If you find backup utilities harder to figure out than a 1040 form, you'll be interested in BackMaster from MSR development. Although it sounds like something you might find Suzanne Somers shilling on late-night infomercials, it's actually a data-protection and disaster-recovery tool that puts considerable emphasis on making the both data backup and restoration processes as straightforward as possible.
Backups Made Simple
Unlike drive-imaging tools (such as Symantec's Norton Ghost) BackMaster performs file-based backups; in other words, it backs up individual files rather than saving a "snapshot" of your entire hard drive. This can make for speedier (and often simpler) backups and restores, especially if you're more concerned with protecting your data rather than application-related files.
Whether you want to safeguard your whole system or just a handful of critical files, BackMaster has a clean, simple interface that makes the task quick and easy. A quick-start tutorial walks you through the necessary steps, and since the tutorial is displayed within the main application window you can easily refer to it while you're using the program. Another helpful interface feature called the Beacon, highlights the areas where input is required as you perform backup or restore operations. (Once you become familiar with the software, you can turn the Beacon off.)
BackMaster includes a tutorial that walks you through using the program, and a feature called Beacon shows you where to add required information.
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In addition to full backups, BackMaster lets you perform space- and time-saving differential and incremental backups (which back up only new or modified files), and you can exclude files that are large and unnecessary (like the Windows pagefile or a hibernation file).
The program lets you schedule backup jobs, compress them to save space and password-protect them to guard against unauthorized access. By default, all backup files are stored within a single proprietary file, but BackMaster also offers a copy feature that you can use to make one-off duplicates of files so that you can access them using Windows Explorer (or any application) without having to restore them first.
BackMaster lets you store your backups on several types of media, including external USB/FireWire hard disks, flash memory drives or recordable CD/DVD discs. BackMaster also supports dual-layer DVD burning (provided you have a DL-compatible drive and media), which lets you store over nine gigabytes on a disc compared to just 4.7GB on single-layer discs. We're disappointed, however, that BackMaster doesn't support backing up to network drives, since many people prefer to store their backups on file servers or NAS devices.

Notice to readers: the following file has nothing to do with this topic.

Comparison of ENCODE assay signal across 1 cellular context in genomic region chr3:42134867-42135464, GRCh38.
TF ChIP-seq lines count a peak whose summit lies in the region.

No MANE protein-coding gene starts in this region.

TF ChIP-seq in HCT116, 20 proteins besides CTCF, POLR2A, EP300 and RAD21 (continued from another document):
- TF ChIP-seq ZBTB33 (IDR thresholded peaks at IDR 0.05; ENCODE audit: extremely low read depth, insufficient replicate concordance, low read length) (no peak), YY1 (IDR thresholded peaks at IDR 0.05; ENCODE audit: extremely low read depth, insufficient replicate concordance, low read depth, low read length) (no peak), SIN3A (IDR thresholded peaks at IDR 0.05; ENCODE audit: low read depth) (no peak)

One of the knocks against file-based backup applications like BackMaster is that they make system restores troublesome because you must reinstall your operating software and backup software before restoring your data and the rest of your applications. But BackMaster includes top-notch disaster recovery capabilities that greatly simplify the process of restoring an entire system.
BackMaster's recovery tools help you create a bootable disk and recover files among other tasks.
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When you fire up BackMaster for the first time, you're prompted to create a recovery disc on a writable CD or DVD that comes in very handy in the unfortunate event of a complete system failure that renders your system unbootable. The recovery-disc-creation routine automatically sniffs out any special storage drivers needed to access your hard drive, which is particularly important on systems with SATA rather than IDE drives.
When you have a BackMaster recovery disc that contains all the drivers necessary to boot and access your system from outside Windows, you can perform a restore even on a completely pristine system (often referred to as a "bare metal recovery").
After creating recovery discs on several systems, we successfully used all of them to successfully boot, access the hard drive and restore data, even on a SATA drive-equipped system. The version of BackMaster that runs off the recovery disk has all the capabilities of the installed version, so you can even perform a backup from outside of Windows (useful if your system fails to boot when you don't have a recent backup). Another nice feature of the BackMaster recovery disk is its built-in hard disk partitioning utility, which saves you the trouble of having to prepare your hard disk separately prior to restoring data.
BackMaster 4.0, available for Windows 2000/XP only, sells for $59.95. That makes it more expensive than most of its competitors, but since the license lets you legally install the software on three systems the effective price per system can be as low as $20 per system.
BackMaster 4.0 won't be the best choice for many businesses due to its lack of support for networked drives. But for individuals or the SOHO crowd who prefer to back up to external media, BackMaster's excellent disaster recovery capabilities and generous licensing terms make it worth considering.
Price: $59.95 (for three-system license)
Pros: simple interface, excellent disaster recovery feature
Cons: doesn't support network drives
Joe Moran spent six years as an editor and analyst with Ziff-Davis Publishing and several more as a freelance product reviewer. He's also worked in technology public relations and as a corporate IT manager, and he's currently principal of Neighborhood Techs, a technology service firm in Naples, Fla. He holds several industry certifications, including Microsoft Certified Systems Engineer (MCSE) and Cisco Certified Network Associate (CCNA).
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